The European Federation of Jewellery supports the idea of an EU- wide cross-sectorial legislative framework on due diligence provided that the future requirements are coherent with the ones already in place and that a level playing field is ensured for EU companies at the international level.
On the 29th of April, Didier Reynders, European Commissioner for Justice, announced to the European Parliament Responsible Business Conduct Working Group that the European Commission plans to propose a legislative initiative on mandatory due diligence in 2021. Commissioner Reynders further specified that the legislation will be cross-sectorial and will include enforcement mechanisms to ensure compliance and access to justice for the victims.
The European Federation of Jewellery (EFJ) supports the idea of an EU-wide cross-sectorial legislative framework on due diligence and is ready to take a proactive role in the decision-making process.
In this respect, the EFJ would like to point out that the European jewellery sector is preparing to comply with EU Regulation 2017/821 laying down supply chain due diligence obligations for Union importers of minerals originating from conflict-affected and high-risk areas, that will become applicable from the 1st of January 2021. The EFJ has been cooperating with the EU decision-makers all along the legislative process to make sure that the Regulation took into consideration the specificities of the European jewellery sector, a sector mainly composed of Small and Medium-Sized Enterprises (SMEs), with limited human and financial resources.
The EFJ welcomed the adoption of the Regulation and noted with satisfaction its alignment with the Organisation for Economic Co-operation and Development (OECD) framework as well as the provisions making it possible for industry / private sector schemes to be recognised as compliant with the European rules. The Federation was also an active contributor in the process that led to the creation of a set of tools aimed at supporting SMEs to comply with the regulation. The EFJ indeed thinks that all the actors in the jewellery sector should comply with the EU Regulation 2017/821 as a medium-term objective.
Furthermore, the EFJ would like to recall that the European diamond sector, which is an essential component of the jewellery sector, is committed to improving transparency and accountability in the global diamond value chain through the Kimberley Process (KP), an international certification scheme established in 2003 to prevent conflict diamonds from entering the mainstream rough diamond trade.
In light of the considerations above, the EFJ would like to invite the European Commission to build the new framework on the basis of existing schemes such as the so-called Conflict Minerals Regulation and the Kimberley Process Certification Scheme in order to avoid any duplication of legal requirements which would lead to an increased administrative and financial burden on EU companies or even create incentives to companies to relocate their activities outside of the EU. The EFJ notes that it will be more difficult, or even virtually impossible, for EU companies to comply with the new legislative framework if coherence is not ensured between the new requirements and the ones already in place.
To this aim, the EFJ invites the European Commission to perform a thorough impact assessment as well as an analysis of the existing schemes to clearly identify potential compliance issues.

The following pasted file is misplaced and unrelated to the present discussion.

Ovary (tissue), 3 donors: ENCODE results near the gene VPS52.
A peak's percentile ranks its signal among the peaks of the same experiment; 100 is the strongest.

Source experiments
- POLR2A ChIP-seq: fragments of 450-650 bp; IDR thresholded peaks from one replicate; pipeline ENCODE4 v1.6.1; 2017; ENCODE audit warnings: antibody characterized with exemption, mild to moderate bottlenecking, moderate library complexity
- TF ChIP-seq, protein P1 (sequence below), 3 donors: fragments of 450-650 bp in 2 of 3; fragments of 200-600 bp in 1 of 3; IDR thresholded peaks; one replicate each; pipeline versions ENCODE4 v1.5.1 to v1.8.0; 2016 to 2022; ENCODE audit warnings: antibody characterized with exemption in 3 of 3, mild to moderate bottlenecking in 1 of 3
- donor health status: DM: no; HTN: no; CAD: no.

The EFJ would like to invite the Commission to also take into consideration existing third-party’s schemes such as the Responsible Jewellery Council’s (RJC) Code of Practices (CoP). The RJC is an industry-driven body and its CoP integrates the OECD guidelines into a special framework for jewellery companies to handle and trade gold, silver, platinum-group metals as well as diamonds in a way that is fully traceable and responsibly sourced. The RJC has already applied to have its certification schemes recognised as compliant with EU Regulation 2017/821 and thus represents a valuable example of due diligence for the jewellery sector.
Furthermore, the EFJ urges the Commission to ensure a level playing field for EU companies at international level in order to support European competitiveness. The EU trade policy could play a crucial role in this area and the Commission should promote the future EU legal framework in international fora, through bilateral and multilateral trade agreements and political high-level contacts.
Commissioner Reynders stressed that the new EU rules would be mandatory and that enforcement mechanisms will also be put in place. In this respect, the EFJ would like to underline that the Regulation should also incorporate a supporting mechanism to promote compliance and tools to support EU companies during the implementation phase. A specific and agile framework should be envisaged for SMEs to encourage them to incorporate due diligence into their business model without increasing the administrative and financial burden. The cross-sectorial EU legal framework on mandatory due diligence should include a transition period of at least 3 years before entering into full force to allow national governments and companies to adapt to the new regulation.
The EFJ believes that an EU-wide cross-sectorial legal framework on due diligence has the potential to significantly influence the way EU business will conduct their operations in the future and will define an ambitious threshold for countries and companies globally. However, it is essential that the new rules are pragmatic and implementable, and this can be achieved only by fully involving all stakeholders in the discussion and by taking into consideration the challenges and needs of the different sectors as well as their specificities.